Monday, July 5, 2010
3D Or Not 3D?
I was really blown away by the film Avatar. The fact that animators from Weta Workshops in Wellington had a hand in it, also gave me an extra buzz. I have friends who also saw it in 3D in an Auckland cinema and they said it was even more fantastic that way. So when SkyCity in Whangarei gets its own 3D setup I will make a point of seeing it again there.
I thought I might even get to see Avatar on a 3D TV as well, because I was aware that new 3D TV technology was making its debut in appliance shops this year. I can imagine that thousands youngsters, especially those into gaming, will soon be pestering their hapless parents into getting one. “Hey, Dad the footy looks choice in 3D – like being there!”
Alas, there always seems to be a fly in the ointment. The more I researched this article, the more I realized that 3D TV might be further away than I thought for most households. Some people are warning that 3D TV might be unsuitable for those who: are in bad physical condition, need sleep or have been drinking alcohol, prone to light sensitive seizures, some teenagers, the elderly or children under six.
Wow, that rules a lot of us out right away. If you escape that group, you also might find other problems too. For example, having difficulties viewing from a wide angle and also getting up for a comfort stop or making a cup of tea when you take the special 3D glasses off.
For many of us, it sounds as though regular digital 3D viewing could be tough going. Dr. Deborah Friedman, from the University of Rochester Medical Center in New York, has been reported to say, “The illusion that you see in the movies is not exactly calibrated the same way as that your eyes and brain are.”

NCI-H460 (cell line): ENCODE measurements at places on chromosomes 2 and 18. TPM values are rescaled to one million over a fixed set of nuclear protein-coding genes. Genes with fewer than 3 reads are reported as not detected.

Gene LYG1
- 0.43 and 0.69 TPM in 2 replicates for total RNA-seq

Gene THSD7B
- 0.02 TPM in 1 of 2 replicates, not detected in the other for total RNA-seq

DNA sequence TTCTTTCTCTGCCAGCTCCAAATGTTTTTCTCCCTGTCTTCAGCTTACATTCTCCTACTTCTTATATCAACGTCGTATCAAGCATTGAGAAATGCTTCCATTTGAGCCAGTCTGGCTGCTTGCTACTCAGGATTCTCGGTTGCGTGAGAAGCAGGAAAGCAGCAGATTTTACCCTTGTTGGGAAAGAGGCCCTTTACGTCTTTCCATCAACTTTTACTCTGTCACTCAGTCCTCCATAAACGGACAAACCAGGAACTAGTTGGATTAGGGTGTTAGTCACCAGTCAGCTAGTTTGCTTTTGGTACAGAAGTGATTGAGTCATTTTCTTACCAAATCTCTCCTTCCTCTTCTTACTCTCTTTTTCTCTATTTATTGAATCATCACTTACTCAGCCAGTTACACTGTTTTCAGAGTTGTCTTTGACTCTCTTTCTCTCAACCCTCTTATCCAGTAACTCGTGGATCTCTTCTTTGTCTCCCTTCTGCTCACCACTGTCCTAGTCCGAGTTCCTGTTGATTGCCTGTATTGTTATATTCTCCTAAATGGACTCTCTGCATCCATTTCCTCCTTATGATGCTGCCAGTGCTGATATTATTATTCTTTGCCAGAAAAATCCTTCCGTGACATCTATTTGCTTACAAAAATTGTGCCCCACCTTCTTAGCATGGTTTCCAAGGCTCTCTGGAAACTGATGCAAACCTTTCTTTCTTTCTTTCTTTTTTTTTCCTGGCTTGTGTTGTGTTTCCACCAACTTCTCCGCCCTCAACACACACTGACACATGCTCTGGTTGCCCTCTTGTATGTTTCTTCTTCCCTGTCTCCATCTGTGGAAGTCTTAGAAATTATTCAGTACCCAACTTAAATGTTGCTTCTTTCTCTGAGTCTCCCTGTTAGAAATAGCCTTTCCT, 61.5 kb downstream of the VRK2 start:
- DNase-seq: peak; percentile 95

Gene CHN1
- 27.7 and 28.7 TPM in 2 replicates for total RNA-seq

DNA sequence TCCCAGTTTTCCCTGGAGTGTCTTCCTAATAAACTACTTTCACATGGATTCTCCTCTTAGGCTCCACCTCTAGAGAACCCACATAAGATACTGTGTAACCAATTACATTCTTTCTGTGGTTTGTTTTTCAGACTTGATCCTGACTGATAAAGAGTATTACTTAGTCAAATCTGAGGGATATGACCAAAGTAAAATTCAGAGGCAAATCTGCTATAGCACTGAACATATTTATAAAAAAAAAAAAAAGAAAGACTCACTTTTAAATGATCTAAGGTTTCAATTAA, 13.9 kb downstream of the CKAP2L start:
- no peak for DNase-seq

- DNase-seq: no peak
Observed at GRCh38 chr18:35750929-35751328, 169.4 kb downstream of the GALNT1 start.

Another American professor in ophthalmology from Chicago seems to agree and adds, “There are a lot of people walking around with very minor eye problems, for example, a minor eye imbalance, which under normal circumstances, the brain deals with naturally. In a 3D movie these people are confronted with an entirely different experience that translates into greater mental effort, making it easier to get a headache.”
This sort of information gives me the willies and I cannot see many buyers stampeding into shops and forking out large sums of money to buy these new expensive TVs (plus glasses and a Blue Ray Player). Mind you, my 15 year old Philips CRT TV has its own dangers too. It makes images with an electron gun and it is not too healthy for your eyes either.
All this appears to me to add up to one conclusion. You cannot beat getting outside for a real 3D experience by working, swimming, tramping, fishing and playing sport etc. When you come home tired, you can hit the sack for a free session of 3D dreams - after some other pleasurable bedtime pursuits of course.
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